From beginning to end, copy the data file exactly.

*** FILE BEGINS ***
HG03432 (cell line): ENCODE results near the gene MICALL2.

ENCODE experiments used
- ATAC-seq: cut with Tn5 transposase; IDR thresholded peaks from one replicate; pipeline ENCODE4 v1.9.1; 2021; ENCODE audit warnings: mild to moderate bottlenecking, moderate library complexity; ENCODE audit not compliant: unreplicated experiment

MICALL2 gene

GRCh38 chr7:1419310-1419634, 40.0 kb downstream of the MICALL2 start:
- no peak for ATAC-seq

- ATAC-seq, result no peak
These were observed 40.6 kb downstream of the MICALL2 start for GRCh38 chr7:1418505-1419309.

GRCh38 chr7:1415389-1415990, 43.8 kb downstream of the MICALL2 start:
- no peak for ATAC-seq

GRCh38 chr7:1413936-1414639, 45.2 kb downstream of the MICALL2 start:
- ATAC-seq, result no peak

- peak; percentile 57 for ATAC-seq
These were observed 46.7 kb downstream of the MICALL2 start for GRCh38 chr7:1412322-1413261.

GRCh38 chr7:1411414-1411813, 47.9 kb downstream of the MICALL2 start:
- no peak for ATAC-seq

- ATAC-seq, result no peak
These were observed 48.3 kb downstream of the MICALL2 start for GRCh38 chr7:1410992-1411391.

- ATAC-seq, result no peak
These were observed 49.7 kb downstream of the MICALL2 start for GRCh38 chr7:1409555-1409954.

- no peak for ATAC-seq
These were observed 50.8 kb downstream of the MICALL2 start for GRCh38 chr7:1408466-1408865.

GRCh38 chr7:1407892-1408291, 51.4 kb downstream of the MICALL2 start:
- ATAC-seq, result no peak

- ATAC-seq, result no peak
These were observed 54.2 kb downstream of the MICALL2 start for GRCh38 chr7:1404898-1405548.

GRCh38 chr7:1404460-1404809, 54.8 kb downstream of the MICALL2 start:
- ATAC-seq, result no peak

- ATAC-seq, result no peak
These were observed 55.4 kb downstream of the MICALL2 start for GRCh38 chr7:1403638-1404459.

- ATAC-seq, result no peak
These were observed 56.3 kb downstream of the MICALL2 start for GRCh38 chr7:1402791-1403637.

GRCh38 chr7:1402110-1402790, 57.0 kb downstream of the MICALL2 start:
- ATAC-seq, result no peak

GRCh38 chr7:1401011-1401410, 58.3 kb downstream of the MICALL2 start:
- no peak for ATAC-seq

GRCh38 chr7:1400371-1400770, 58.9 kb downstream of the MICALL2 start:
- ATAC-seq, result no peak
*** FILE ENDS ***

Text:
HG03432 (cell line): ENCODE results near the gene MICALL2.

ENCODE experiments used
- ATAC-seq: cut with Tn5 transposase; IDR thresholded peaks from one replicate; pipeline ENCODE4 v1.9.1; 2021; ENCODE audit warnings: mild to moderate bottlenecking, moderate library complexity; ENCODE audit not compliant: unreplicated experiment

MICALL2 gene

GRCh38 chr7:1419310-1419634, 40.0 kb downstream of the MICALL2 start:
- no peak for ATAC-seq

- ATAC-seq, result no peak
These were observed 40.6 kb downstream of the MICALL2 start for GRCh38 chr7:1418505-1419309.

GRCh38 chr7:1415389-1415990, 43.8 kb downstream of the MICALL2 start:
- no peak for ATAC-seq

GRCh38 chr7:1413936-1414639, 45.2 kb downstream of the MICALL2 start:
- ATAC-seq, result no peak

- peak; percentile 57 for ATAC-seq
These were observed 46.7 kb downstream of the MICALL2 start for GRCh38 chr7:1412322-1413261.

GRCh38 chr7:1411414-1411813, 47.9 kb downstream of the MICALL2 start:
- no peak for ATAC-seq

- ATAC-seq, result no peak
These were observed 48.3 kb downstream of the MICALL2 start for GRCh38 chr7:1410992-1411391.

- ATAC-seq, result no peak
These were observed 49.7 kb downstream of the MICALL2 start for GRCh38 chr7:1409555-1409954.

- no peak for ATAC-seq
These were observed 50.8 kb downstream of the MICALL2 start for GRCh38 chr7:1408466-1408865.

GRCh38 chr7:1407892-1408291, 51.4 kb downstream of the MICALL2 start:
- ATAC-seq, result no peak

- ATAC-seq, result no peak
These were observed 54.2 kb downstream of the MICALL2 start for GRCh38 chr7:1404898-1405548.

GRCh38 chr7:1404460-1404809, 54.8 kb downstream of the MICALL2 start:
- ATAC-seq, result no peak

- ATAC-seq, result no peak
These were observed 55.4 kb downstream of the MICALL2 start for GRCh38 chr7:1403638-1404459.

- ATAC-seq, result no peak
These were observed 56.3 kb downstream of the MICALL2 start for GRCh38 chr7:1402791-1403637.

GRCh38 chr7:1402110-1402790, 57.0 kb downstream of the MICALL2 start:
- ATAC-seq, result no peak

GRCh38 chr7:1401011-1401410, 58.3 kb downstream of the MICALL2 start:
- no peak for ATAC-seq

GRCh38 chr7:1400371-1400770, 58.9 kb downstream of the MICALL2 start:
- ATAC-seq, result no peak